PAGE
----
Well, I am the aforementioned friend of RachelGS and also the mama mentioned by Heavenly. I had a uterine rupture in April and lost my baby. Since then, I have read and re-read in great detail all the info that I can find available related to uterine rupture in an attempt to process and understand what happened to me.
If you read the NEJM December 2004 study, the risk of rupture with NEITHER augmentation NOR induction is .4% (or about 1 in 200). The rupture rate is actually higher for women who are induced or augmented. Note that rupture rate does NOT include dehiscences in this study, just ruptures. The study puts the risk of perinatal death from rupture at 4 in 10,000 (or 1 in 2000) for those choosing TOL and at 1.4 per 10,000 for those choosing ERCS. Both are low. Rates of maternal death are slightly higher in the ERCS group, but overall maternal complication rates were actually highest in the group that had a failed VBAC.
One thing I have learned since my experience and that is not really talked about is what happens to the babies who do NOT die from UR. Most go on to live normal lives. But many do not. Many have issues ranging from minor developmental delays to severe, severe CP. I belong to a Yahoo Group for women who have had a uterine rupture and many of the women with UR survivor children have a life long battle ahead of them in raising their children. I have learned that sometimes there are things worse than having your baby die, as hard as that is to believe. One woman on my group recently tried to kill herself.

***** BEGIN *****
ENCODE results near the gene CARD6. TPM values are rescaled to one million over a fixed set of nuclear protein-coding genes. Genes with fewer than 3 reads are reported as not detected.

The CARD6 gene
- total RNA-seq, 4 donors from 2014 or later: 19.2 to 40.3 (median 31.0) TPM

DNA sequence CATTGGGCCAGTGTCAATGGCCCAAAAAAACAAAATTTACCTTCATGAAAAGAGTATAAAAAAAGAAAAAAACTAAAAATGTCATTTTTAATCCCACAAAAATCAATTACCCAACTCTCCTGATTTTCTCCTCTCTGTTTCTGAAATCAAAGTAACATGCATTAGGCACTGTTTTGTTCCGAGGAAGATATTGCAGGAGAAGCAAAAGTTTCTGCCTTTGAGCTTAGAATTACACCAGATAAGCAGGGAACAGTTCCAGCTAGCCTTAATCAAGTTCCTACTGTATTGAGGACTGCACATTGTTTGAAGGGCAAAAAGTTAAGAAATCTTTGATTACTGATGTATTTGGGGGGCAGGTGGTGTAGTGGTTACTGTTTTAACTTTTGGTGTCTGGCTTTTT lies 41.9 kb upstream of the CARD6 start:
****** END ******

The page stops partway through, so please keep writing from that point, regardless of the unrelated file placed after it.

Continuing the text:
Now the thing to think about is what does all this mean. I lost my child in a UR. But there have been many (too many) mamas on MDC lately who have lost their newborn babies for completely unrelated reasons. Birth accidents happen. Sometimes babies die.
I will say that while I remain convinced of the overall safety of attempting VBAC (under the right circumstances), I personally now have a hard time urging other women to have one. I know that I wish every day and will for the rest of my life that I had endured 100 unnecessary cesareans to have my Leah back in my arms. I DO urge women that I can influence to avoid primary cesareans if at all possible.
One thing that irritates me is when I read things like "if you aren't induced, aren't on your back, you won't rupture". Well, thats simply not true. Even if you do all the "right" things, you can have a UR. While aumentation and induction and other things can increase the risks of UR, you ultimately can't know who will rupture and who will not. Of course ERCS is not without its risks, but a scarred uterus is a scarred uterus and as such is more likely to rupture than an unscarred one.
Here is a link to some criteria recently developed in Britain which tries to predict who might have an emergency C-section during a VBAC attempt. Interestingly, I met 3 of the 6 criteria (older, shorter, no history of prior vaginal birth). http://www.medpagetoday.com/OBGYN/Pregnancy/tb/1734
Honestly, I'm not sure what the point of this post is. I just think its important for women to fully understand their choices. I know that if I had really believed "it could happen to me", I would never have attempted a VBAC. There are just no guarantees in anything and you have to be able to live with the result of your choices.